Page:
The days of carrying two phones, one for work and one for personal use, may be coming to an end. Samsung is making it even easier for companies to support employee's own devices, as long as those employees use a Samsung Galaxy S III or the Note II. Samsung's SAFE, an acronym for Samsung for enterprise, is getting a powerful upgrade called KNOX. We should start seeing devices protected by SAFE with KNOX starting in the second quarter of this year.
The protection from KNOX starts all the way at the hardware level, ensuring an authentic startup with secure boot. Next, the kernel is protected by TrustZone-based integrity monitoring and Security Enhanced (SE) Android. Users or IT departments can also a secure container, protected by AES 256-bit encryption, to house proprietary, sensitive, or corporate applications. This container can be toggled from the pull down menu or a shortcut on the home screen and all information, including copied text, cannot cross the container barrier in either direction.
KNOX is also dedicated to helping corporations support these devices by increasing virtual private network (VPN) support, allowing different VPNs for individual apps. There are also a total of 338 more IT policies that can be access via the KNOX API, allowing companies to customize the experience to a much higher degree than most other solutions.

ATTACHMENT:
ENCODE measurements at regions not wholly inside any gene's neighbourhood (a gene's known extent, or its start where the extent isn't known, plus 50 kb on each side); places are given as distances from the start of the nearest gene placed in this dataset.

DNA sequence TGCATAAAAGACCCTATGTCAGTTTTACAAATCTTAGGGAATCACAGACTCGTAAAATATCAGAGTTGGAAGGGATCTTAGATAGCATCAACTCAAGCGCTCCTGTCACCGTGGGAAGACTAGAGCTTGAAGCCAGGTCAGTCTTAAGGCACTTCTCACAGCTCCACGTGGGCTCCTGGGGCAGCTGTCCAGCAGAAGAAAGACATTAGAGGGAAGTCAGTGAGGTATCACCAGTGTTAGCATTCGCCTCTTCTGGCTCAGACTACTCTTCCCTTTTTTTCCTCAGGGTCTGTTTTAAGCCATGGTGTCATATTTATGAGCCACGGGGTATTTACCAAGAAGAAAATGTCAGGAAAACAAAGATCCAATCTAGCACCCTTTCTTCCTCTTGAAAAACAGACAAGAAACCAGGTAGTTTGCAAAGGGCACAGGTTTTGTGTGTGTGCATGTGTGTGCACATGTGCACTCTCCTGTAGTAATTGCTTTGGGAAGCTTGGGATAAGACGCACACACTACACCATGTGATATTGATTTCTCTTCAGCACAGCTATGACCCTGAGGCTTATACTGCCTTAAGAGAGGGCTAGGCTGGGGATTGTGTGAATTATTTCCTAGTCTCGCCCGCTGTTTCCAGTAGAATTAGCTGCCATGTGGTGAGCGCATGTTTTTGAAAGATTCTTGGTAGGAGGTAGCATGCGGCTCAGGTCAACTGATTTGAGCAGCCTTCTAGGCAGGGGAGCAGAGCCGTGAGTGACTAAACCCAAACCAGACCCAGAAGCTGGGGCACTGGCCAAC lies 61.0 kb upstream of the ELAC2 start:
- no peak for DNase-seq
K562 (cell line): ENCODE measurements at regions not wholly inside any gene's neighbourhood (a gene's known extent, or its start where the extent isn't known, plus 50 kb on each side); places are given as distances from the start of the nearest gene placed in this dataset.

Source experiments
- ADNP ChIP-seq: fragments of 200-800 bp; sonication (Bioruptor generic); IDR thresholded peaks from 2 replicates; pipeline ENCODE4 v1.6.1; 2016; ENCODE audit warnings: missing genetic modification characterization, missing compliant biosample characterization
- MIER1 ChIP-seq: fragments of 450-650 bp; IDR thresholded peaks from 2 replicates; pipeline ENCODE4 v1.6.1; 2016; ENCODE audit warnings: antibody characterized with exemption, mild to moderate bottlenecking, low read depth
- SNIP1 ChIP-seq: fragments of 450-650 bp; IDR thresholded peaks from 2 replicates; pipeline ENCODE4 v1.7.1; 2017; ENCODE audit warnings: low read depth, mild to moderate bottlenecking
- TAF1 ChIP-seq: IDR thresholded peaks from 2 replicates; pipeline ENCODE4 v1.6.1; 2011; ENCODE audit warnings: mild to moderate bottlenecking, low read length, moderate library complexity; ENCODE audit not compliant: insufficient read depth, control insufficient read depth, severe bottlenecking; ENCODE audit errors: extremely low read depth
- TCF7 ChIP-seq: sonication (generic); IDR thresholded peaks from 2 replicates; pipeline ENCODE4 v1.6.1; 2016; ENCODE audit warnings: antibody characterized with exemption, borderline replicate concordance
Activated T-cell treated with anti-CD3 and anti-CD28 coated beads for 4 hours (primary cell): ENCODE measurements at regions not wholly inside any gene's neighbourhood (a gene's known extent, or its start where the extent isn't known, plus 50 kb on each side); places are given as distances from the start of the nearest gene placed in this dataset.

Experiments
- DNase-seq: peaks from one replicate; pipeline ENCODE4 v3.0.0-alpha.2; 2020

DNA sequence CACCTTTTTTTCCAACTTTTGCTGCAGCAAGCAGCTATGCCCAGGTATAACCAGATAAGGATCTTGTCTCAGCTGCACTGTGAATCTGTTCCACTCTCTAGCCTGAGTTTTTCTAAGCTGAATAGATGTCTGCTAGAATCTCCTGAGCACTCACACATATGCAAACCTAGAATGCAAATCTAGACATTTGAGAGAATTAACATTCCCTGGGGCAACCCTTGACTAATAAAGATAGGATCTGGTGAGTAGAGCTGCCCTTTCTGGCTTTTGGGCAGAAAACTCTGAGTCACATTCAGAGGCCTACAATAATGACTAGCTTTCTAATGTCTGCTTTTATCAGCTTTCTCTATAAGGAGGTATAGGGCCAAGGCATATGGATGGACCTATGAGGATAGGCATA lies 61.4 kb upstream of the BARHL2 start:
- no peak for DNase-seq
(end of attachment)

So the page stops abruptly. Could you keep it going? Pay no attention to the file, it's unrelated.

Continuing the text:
This news benefits consumers, as more companies will be able to support its employees using their own devices for work purposes. Consumers can rest assured that their personal information is safe, too, because companies will only have access to corporate containers rather than the entire smartphone.
While the full-featured version of KNOX will only be available on new devices in Q2, Galaxy Note II and Galaxy S III owners may be getting a maitenece release will features such as the secure container and SE Android. KNOX components that rely on hardware modification, like secure boot, won't be available for current devices.
With these updates, Samsung is positioning themselves to be the go-to devices for business users. In a Samsung-commissioned IDG study of 500 end users and 200 IT managers, 85 percent of companies support users bringing their own devices. Of these survey respondents, 72 percent also said that companies that did not support a bring-you-own-device policy were at a competitive disadvantage.
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